By David Pendered
Milledgeville – Tom Baxter wrote on this page last week that one of the disappointments of visitors from Japan is the discovery that they couldn’t visit Tara because it was a product of Margaret Mitchell’s imagination.
An approximation of the world that fueled Mitchell’s thoughts does remain visible in a town less than two hour’s drive southeast of the state Capitol – Milledgeville, which served as the state capital before and during the Civil War.
The town is rich in history of the war and way of life that was a precursor to the Civil Rights movement, which is commemorated in Monday’s observance of Martin Luther King, Jr. Day. Milledgeville today is a town at a crossroad as residents prepare for life after job losses related to the Great Recession.
The trip to Milledgeville from Atlanta crosses some of the same terrain traversed by Union Gen. William T. Sherman and the Left Wing of his force on its March to the Sea. The campaign in 1863 marked the beginning of the end of the Southern war effort.
In Milledgeville, slave shackles are on display in the museum at the Old Capitol Building. Nearby is a display that will be up through June 9 – one titled “Tenting Tonight on the Old Campground,” a recreated Confederate encampment with a full size tent, camp furniture and the sundry items a soldier would keep at hand.
The Old Capitol Building itself is impressive, though its original brick exterior is covered in a facade. The building is on the highest point in Milledgeville and adjacent to the Georgia Military College. The Georgia Legislature created the college in 1879, and it now serves as a two-year junior college and prep school for grades six through 12.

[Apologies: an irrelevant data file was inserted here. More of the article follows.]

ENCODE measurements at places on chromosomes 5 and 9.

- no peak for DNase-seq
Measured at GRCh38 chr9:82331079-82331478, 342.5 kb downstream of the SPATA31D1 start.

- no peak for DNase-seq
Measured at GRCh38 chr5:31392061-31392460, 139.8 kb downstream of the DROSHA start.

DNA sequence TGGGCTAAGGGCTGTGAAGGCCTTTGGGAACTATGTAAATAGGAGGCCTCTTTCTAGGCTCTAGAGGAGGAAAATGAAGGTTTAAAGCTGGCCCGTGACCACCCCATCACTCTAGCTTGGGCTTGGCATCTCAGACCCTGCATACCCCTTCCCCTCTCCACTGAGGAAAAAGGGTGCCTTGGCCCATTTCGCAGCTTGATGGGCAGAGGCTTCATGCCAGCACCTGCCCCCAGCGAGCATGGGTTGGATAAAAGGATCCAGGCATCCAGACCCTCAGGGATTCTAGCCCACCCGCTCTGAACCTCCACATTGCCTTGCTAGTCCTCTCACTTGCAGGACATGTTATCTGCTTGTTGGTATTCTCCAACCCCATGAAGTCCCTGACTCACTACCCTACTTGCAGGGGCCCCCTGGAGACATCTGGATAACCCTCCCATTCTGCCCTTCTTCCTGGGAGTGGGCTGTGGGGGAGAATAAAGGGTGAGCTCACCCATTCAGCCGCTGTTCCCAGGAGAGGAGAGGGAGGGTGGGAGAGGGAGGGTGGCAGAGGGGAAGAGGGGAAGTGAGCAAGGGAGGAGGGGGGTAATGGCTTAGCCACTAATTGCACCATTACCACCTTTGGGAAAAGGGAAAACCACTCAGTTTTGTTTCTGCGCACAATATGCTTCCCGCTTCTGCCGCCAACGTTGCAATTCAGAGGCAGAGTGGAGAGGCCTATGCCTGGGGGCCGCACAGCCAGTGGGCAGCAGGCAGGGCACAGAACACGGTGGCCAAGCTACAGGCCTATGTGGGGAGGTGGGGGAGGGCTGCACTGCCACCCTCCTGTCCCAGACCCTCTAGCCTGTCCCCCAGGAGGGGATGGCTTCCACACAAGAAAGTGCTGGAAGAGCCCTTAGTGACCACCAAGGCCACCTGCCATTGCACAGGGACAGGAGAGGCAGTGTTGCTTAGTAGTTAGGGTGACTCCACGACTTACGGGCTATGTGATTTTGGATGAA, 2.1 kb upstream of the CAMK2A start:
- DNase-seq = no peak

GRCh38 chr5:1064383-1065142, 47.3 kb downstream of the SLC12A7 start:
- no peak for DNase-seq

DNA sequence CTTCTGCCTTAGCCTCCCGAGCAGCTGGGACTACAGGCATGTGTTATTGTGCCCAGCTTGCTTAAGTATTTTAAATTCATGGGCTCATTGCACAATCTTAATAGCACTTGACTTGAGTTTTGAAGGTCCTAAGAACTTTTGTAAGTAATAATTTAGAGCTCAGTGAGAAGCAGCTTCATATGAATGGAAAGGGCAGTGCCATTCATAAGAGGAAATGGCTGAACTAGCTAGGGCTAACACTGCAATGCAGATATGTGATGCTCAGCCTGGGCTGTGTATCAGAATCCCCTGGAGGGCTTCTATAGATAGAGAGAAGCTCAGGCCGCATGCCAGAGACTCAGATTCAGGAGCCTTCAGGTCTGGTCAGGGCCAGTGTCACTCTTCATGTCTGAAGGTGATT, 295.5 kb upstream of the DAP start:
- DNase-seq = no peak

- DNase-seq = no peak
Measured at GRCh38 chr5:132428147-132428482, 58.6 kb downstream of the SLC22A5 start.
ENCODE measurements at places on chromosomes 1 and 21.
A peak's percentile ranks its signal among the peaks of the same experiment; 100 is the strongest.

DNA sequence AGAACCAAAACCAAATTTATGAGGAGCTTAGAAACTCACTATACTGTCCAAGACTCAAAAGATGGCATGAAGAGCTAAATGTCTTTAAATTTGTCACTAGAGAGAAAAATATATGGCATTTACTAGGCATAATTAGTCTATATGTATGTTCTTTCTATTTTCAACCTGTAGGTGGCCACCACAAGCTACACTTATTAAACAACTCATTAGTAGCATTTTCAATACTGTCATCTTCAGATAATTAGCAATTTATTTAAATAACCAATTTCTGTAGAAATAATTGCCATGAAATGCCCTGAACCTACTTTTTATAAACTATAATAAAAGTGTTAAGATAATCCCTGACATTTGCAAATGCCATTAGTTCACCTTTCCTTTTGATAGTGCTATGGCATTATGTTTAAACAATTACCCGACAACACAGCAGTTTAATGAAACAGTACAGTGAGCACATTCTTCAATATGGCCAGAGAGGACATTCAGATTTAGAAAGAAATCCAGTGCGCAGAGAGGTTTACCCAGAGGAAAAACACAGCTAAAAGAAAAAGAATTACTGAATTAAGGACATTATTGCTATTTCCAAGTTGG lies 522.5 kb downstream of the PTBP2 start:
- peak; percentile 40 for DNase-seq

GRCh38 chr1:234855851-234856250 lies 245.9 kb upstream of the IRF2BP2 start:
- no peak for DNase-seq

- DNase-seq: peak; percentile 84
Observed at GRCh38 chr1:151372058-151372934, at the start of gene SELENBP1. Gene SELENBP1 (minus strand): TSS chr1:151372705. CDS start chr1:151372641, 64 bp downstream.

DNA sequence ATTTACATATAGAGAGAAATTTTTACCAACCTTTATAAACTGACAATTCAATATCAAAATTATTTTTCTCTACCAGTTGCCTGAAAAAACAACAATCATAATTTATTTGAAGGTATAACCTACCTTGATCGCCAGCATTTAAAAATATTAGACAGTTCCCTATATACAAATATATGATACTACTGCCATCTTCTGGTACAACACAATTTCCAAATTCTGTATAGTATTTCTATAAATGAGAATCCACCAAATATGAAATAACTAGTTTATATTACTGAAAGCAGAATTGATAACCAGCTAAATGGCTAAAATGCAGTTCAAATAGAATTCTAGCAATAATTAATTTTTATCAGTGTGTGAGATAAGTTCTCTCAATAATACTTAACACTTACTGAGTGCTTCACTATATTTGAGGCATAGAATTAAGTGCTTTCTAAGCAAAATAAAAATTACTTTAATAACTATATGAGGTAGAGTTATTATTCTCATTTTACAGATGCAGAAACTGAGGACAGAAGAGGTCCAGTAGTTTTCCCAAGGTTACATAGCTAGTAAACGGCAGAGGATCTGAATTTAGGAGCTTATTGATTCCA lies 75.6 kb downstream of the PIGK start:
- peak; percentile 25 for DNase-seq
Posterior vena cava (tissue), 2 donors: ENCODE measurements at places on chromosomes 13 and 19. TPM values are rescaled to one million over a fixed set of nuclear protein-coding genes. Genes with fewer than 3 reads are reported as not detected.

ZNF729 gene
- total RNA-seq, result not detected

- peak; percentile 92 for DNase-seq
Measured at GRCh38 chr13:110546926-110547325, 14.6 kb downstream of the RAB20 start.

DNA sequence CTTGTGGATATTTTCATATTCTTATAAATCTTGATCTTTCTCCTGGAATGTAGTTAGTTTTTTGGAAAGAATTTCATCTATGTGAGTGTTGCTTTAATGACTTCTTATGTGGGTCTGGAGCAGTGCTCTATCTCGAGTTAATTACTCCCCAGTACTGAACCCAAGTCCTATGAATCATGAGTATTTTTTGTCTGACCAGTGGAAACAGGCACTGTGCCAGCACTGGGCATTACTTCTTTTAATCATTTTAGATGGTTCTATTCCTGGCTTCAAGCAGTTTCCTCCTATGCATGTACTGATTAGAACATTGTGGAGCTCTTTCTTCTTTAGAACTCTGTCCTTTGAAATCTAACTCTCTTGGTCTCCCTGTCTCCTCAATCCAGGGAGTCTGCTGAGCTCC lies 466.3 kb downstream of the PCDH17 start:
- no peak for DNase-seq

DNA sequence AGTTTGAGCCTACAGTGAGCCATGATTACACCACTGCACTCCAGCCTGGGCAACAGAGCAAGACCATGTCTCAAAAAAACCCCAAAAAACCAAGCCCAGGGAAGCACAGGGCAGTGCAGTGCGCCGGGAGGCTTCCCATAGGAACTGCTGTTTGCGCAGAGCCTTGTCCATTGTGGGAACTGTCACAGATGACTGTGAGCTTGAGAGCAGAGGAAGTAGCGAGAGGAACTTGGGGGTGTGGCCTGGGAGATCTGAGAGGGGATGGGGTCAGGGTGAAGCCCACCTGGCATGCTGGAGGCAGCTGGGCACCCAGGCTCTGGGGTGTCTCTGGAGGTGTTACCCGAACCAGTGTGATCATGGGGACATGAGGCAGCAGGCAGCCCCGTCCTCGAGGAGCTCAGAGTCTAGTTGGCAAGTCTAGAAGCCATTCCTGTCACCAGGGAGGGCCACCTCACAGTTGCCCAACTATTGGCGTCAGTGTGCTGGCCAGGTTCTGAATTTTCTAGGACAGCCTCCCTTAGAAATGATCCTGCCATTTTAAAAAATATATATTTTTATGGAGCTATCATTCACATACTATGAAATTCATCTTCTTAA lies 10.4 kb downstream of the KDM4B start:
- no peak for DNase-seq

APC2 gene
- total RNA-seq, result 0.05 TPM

The Memory Hill Cemetery contains the graves of a surprising array of noted individuals.
Author Flannery O’Connor may be the most highly known person buried there. There also are the graves of 10 state legislators who died between 1810 and 1845, and who were interred in Milledgeville rather than transported to their hometowns. Of note, tombstones don’t identify their home counties.
Dr. Benjamin Simmons is buried in Memory Hill, and the display in the gazebo notes that he was the town’s first African American physician. Near his placard is one for Susan Myrick, a newspaper columnist for “The Macon Telegraph” who consulted on Southern dialect and culture during the filming of “Gone With the Wind.”
The cemetery also has two dogs, Bruno and Nick. Their tombstones observe that each was a “faithful dog” of Mr. and Mrs. C.H. Bonner. Nick brightened their days from 1918 to 1926 and was followed immediately by Bruno, who died in 1931.
Milledgeville was busy and appeared vibrant on Saturday.
Numerous young people were out for a run, some no doubt burning off concerns about their coursework at Georgia College. Others were out for strolls along West Hancock Street, stopping for pizza, calzones or sandwiches at the Brick restaurant or ducking in for a hot beverage and snack at Blackbird Coffee.
Yet Milledgeville has been hit hard by globalization of manufacturing and the closure of state correctional facilities.
Job losses in the Milledgeville region total well over 2,000 in the past five years. The state has closed four prisons or correctional facilities, and manufacturers of air conditioners and carpets have laid off local workers.
In these tough times, small-time farming is one glimmer of hope.
A consortium on Saturday opened the Local Harvest Farmers’ Market. About a dozen vendors brought products including greens, bread, dairy, meats and pickled goods. Most shelves were empty before the event closed at noon.
The market was sponsored by Live Healthy Baldwin, which battles childhood obesity, Milledgeville Community Garden Association, and the First Presbyterian Church of Milledgeville.
“We’re supporting access to locally grown, sustainable food,” said Debbie Harshbarger, one of the organizers. “This environment gives people a place to buy and sell healthy food, and it supports the community.”